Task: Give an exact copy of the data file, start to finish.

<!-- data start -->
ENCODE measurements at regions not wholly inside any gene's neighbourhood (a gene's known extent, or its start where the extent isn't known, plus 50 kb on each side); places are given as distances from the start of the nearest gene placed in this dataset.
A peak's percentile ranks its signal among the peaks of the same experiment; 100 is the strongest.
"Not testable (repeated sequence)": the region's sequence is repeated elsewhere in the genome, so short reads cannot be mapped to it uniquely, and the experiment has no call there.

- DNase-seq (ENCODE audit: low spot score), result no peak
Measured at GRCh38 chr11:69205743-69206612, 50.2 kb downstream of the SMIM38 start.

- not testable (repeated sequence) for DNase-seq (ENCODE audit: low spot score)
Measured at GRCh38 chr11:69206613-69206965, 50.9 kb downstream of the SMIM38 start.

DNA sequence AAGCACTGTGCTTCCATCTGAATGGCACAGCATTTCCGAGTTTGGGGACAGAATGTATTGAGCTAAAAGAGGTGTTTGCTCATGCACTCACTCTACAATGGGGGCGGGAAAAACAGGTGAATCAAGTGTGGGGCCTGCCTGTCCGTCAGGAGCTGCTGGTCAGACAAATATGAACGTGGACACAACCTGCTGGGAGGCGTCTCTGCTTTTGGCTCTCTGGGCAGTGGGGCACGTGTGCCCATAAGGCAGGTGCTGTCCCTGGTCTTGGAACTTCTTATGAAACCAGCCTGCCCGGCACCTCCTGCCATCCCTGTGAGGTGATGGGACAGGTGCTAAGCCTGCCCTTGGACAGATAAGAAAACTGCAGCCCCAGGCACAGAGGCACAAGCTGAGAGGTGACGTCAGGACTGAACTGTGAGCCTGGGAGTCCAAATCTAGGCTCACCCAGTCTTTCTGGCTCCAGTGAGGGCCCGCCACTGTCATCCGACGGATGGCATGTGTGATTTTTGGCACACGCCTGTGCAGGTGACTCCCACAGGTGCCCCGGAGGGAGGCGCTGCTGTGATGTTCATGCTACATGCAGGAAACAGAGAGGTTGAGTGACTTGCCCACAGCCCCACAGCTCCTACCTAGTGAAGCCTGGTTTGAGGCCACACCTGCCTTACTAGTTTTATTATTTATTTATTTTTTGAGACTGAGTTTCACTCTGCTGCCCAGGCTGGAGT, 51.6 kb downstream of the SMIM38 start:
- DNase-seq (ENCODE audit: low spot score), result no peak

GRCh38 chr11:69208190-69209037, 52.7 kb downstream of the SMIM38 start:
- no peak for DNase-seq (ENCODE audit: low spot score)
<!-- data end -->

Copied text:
ENCODE measurements at regions not wholly inside any gene's neighbourhood (a gene's known extent, or its start where the extent isn't known, plus 50 kb on each side); places are given as distances from the start of the nearest gene placed in this dataset.
A peak's percentile ranks its signal among the peaks of the same experiment; 100 is the strongest.
"Not testable (repeated sequence)": the region's sequence is repeated elsewhere in the genome, so short reads cannot be mapped to it uniquely, and the experiment has no call there.

- DNase-seq (ENCODE audit: low spot score), result no peak
Measured at GRCh38 chr11:69205743-69206612, 50.2 kb downstream of the SMIM38 start.

- not testable (repeated sequence) for DNase-seq (ENCODE audit: low spot score)
Measured at GRCh38 chr11:69206613-69206965, 50.9 kb downstream of the SMIM38 start.

DNA sequence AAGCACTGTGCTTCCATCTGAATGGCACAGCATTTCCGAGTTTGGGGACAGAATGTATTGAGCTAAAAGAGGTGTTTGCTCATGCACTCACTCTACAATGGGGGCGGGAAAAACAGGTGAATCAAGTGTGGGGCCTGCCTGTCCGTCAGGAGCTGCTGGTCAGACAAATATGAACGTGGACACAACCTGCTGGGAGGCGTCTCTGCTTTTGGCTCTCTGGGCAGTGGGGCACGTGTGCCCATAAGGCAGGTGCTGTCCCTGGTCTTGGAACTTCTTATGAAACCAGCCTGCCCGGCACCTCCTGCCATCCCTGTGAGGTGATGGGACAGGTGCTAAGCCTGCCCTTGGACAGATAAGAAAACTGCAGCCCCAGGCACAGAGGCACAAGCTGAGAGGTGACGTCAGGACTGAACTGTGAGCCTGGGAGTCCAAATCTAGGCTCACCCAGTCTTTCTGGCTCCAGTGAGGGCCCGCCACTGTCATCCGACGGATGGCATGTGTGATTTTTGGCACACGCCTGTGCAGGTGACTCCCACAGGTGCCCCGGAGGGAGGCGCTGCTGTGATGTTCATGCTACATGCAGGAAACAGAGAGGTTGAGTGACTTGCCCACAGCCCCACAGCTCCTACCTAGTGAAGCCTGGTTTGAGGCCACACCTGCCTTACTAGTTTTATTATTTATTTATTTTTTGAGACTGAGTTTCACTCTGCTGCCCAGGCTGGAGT, 51.6 kb downstream of the SMIM38 start:
- DNase-seq (ENCODE audit: low spot score), result no peak

GRCh38 chr11:69208190-69209037, 52.7 kb downstream of the SMIM38 start:
- no peak for DNase-seq (ENCODE audit: low spot score)